No answer. The law in NY is "equitable distribution" which is not a mathematical cut. Over many years, wealthy husbands cheated their wives by hiding their assets from judicial view. So the wife's assets would be cut in half leaving her a fraction of the marital estate.
So the law was rewritten to dispose of a marital estate "equitably" or "fairly" which is not based on percentages of presented documents. So there is no answer to your question without looking at the totality of your marital estate.
If you have separate property, then It is wise to seek counsel about a prenup. Schedule a consultation with an attorney to discuss your options.
If this answer is helpful, then please mark the helpful button. If this is the best answer, then please indicate it. Thanks. For further information you should see an attorney and discuss the matter completely. If you are in the New York City area, then you can reach me during normal business hours at 718 329 9500 or www.mynewyorkcitylawyer.com.
I recommend you protect yourself via a Prenup so the "percentage" will be whatever you agree to now, anywhere between 0%-100%. If you leave it up to the court's discretion upon a breakdown of the marriage, you can be sure you won't like the result. It is easy and relatively inexpensive to deal with this now--not so much if you are in the throes of divorce. Good luck!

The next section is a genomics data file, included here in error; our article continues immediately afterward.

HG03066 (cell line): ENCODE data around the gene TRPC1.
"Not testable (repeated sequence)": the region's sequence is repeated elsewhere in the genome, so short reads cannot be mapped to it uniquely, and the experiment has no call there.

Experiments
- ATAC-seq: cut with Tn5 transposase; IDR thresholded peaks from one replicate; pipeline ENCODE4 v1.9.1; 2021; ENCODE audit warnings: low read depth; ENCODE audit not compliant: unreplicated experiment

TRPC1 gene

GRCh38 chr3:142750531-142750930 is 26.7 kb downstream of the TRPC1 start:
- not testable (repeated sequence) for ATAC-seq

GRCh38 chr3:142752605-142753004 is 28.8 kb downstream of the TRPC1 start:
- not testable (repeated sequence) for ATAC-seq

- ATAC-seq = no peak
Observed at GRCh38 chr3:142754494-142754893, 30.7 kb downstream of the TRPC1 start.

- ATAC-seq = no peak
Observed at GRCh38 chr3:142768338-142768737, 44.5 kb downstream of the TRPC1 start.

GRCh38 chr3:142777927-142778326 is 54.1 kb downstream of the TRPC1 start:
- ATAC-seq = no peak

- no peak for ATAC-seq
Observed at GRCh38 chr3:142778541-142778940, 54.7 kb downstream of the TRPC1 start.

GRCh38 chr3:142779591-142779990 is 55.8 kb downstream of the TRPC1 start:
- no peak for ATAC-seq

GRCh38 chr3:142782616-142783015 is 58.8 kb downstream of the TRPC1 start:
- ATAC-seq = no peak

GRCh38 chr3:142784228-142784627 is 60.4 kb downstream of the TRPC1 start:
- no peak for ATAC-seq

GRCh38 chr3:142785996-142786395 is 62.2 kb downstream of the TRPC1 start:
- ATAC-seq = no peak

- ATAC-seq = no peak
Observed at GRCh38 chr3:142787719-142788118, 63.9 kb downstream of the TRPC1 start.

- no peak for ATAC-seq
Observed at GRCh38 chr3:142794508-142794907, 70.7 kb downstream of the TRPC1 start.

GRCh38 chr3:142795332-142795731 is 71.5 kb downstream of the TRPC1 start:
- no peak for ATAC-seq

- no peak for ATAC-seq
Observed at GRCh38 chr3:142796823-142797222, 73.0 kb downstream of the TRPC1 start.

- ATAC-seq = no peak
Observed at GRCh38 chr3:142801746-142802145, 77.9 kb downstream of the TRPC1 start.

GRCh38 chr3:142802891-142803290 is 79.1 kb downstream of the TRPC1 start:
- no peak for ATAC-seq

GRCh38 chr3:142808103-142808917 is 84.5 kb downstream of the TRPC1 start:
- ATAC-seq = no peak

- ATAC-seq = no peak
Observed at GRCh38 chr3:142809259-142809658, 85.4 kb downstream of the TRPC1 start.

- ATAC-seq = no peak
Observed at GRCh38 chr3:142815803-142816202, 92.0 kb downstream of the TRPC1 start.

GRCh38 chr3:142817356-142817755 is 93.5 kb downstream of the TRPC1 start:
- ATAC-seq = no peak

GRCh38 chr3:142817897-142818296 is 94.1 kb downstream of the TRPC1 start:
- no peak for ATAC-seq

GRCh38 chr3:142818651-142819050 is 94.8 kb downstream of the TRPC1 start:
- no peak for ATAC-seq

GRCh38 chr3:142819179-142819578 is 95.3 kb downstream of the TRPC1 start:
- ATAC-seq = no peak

Ms. Brown may be reached at 718-878-6886 during regular business hours, or anytime by email at: firstname.lastname@example.org. All of Ms. Brown's responses to questions posted on AVVO are intended as general information based upon the facts stated in the question, and are provided for educational purposes of the public, not any specific individual, and her response to the question above is not legal advice and it does not create an attorney-client relationship. Ms. Brown is licensed to practice law in New York. If you would like to obtain specific legal advice about this issue, you must contact an attorney who is licensed to practice law in your state.
Boy, this has been a hot topic today. This is a sticky situation and that is why a pre-nup is a good idea. Generally, and please be aware that the exceptions can swallow a whale, passive appreciation is not marital. But, if the appreciation is due to marital inpute, such a marital money to fund a capital improvement, then the appreciation could be marital. This varies from circumstance to circumstance. You also have to be aware that separate property can be transmuted to marital property under the right (or wrong) circumstances. You need to consult with an attorney on your specific situation.
I agree that appreciation of a separate assets remains so unless there is an active element by the non-titled spouse in causing the appreciation other than "sweat equity." But the way to put your mind at ease is a prenuptial agreement, but it has to be approached delicately, early, and openly with your future spouse so it is not being seen as a muscle move.
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